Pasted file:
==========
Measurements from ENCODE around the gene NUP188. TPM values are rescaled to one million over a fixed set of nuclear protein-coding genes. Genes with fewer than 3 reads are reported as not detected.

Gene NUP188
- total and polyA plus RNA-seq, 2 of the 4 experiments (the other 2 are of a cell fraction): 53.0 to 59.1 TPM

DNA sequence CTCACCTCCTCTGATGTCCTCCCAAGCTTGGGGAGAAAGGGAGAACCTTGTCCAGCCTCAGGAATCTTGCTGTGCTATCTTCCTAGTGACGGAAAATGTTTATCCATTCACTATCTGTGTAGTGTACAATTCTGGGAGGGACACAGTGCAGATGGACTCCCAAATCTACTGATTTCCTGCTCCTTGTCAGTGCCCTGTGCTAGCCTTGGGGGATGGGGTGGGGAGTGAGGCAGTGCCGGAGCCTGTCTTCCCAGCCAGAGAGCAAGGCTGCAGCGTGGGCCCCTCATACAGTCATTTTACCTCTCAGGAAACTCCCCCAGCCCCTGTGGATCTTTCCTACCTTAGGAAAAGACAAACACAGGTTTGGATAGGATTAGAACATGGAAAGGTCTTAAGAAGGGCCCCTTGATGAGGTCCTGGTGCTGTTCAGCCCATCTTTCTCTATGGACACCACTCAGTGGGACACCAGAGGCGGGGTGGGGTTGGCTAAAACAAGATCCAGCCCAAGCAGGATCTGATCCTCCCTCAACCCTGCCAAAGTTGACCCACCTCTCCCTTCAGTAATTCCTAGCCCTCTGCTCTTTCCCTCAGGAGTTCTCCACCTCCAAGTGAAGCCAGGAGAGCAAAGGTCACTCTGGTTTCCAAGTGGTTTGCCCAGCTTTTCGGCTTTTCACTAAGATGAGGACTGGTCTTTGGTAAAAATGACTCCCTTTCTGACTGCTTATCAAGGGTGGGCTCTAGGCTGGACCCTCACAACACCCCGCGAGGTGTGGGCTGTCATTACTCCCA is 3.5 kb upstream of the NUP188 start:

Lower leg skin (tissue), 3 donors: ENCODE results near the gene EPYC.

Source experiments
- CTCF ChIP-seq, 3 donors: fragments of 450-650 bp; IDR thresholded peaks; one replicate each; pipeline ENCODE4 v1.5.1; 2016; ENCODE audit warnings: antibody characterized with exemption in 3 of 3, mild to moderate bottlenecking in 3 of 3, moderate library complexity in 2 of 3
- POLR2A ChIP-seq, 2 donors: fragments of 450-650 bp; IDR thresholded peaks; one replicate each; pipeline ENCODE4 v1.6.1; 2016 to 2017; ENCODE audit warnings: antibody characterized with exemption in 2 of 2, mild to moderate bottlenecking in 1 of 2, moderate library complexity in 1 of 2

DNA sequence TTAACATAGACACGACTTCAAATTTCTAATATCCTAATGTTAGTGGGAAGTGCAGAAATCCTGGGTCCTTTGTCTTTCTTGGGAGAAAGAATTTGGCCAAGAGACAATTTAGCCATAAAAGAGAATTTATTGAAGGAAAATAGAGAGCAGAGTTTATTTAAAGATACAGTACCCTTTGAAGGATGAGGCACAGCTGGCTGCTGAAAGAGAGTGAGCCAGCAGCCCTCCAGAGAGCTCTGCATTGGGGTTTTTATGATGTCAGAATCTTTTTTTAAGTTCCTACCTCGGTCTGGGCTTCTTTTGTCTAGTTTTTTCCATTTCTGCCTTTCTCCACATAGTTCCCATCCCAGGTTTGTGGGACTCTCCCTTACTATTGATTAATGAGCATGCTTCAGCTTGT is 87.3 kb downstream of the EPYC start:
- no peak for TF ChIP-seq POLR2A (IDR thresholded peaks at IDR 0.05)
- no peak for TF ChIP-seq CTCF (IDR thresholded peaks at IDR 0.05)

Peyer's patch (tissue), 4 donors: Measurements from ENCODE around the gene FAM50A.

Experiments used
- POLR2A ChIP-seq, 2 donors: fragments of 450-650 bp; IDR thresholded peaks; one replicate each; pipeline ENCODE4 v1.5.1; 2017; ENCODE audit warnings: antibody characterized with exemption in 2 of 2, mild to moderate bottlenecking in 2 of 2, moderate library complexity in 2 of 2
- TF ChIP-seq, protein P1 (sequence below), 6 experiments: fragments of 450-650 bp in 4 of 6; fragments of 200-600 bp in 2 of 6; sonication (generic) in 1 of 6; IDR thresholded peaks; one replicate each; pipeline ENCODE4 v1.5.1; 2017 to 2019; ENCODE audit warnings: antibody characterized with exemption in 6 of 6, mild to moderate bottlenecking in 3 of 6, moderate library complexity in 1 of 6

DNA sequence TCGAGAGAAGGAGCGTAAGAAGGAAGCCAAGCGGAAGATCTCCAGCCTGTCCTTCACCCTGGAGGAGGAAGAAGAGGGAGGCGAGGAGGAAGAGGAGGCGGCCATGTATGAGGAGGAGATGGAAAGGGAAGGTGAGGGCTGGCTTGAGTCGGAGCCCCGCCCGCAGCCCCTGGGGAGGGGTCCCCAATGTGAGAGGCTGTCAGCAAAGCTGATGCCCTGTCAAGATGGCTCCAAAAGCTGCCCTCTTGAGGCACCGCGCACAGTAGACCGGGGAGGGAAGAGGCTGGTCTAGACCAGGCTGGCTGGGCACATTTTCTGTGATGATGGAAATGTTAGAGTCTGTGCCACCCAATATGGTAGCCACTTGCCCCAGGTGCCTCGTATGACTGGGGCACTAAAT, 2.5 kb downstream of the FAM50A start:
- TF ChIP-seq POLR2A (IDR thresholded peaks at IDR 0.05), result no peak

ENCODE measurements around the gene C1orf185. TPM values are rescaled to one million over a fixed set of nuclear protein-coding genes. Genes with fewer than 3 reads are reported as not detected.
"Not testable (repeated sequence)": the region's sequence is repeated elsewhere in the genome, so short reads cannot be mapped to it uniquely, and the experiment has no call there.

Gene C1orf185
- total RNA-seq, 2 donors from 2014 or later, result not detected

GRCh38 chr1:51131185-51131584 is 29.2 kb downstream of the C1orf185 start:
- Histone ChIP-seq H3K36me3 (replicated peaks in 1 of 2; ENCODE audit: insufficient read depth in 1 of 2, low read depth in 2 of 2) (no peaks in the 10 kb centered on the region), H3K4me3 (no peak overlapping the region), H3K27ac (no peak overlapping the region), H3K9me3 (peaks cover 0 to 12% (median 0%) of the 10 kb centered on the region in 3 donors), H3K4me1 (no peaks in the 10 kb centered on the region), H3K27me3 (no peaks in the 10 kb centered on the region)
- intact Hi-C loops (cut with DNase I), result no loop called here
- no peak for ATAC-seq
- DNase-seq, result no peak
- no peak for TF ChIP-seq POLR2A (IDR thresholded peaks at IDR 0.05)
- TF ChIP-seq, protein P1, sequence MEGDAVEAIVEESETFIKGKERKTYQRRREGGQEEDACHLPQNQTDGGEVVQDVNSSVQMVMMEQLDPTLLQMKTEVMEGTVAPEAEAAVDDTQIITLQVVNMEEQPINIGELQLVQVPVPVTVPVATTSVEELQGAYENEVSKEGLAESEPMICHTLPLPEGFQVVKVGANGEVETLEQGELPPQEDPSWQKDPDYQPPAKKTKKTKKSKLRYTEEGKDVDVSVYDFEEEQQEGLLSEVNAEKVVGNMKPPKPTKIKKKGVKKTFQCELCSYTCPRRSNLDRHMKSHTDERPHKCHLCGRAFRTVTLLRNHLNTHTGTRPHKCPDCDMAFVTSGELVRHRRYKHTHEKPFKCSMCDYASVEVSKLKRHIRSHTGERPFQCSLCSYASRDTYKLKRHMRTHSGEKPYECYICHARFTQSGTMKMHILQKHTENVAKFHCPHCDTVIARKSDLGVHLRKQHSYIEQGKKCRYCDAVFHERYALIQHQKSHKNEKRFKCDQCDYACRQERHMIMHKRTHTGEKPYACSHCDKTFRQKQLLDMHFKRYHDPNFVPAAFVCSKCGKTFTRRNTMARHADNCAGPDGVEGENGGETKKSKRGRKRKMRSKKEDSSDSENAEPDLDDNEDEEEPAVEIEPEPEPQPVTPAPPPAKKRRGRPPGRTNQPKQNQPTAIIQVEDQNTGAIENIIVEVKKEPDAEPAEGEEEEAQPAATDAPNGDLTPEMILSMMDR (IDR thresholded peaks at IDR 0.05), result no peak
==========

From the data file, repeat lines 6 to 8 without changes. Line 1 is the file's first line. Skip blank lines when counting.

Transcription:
Source experiments
- CTCF ChIP-seq, 3 donors: fragments of 450-650 bp; IDR thresholded peaks; one replicate each; pipeline ENCODE4 v1.5.1; 2016; ENCODE audit warnings: antibody characterized with exemption in 3 of 3, mild to moderate bottlenecking in 3 of 3, moderate library complexity in 2 of 3
- POLR2A ChIP-seq, 2 donors: fragments of 450-650 bp; IDR thresholded peaks; one replicate each; pipeline ENCODE4 v1.6.1; 2016 to 2017; ENCODE audit warnings: antibody characterized with exemption in 2 of 2, mild to moderate bottlenecking in 1 of 2, moderate library complexity in 1 of 2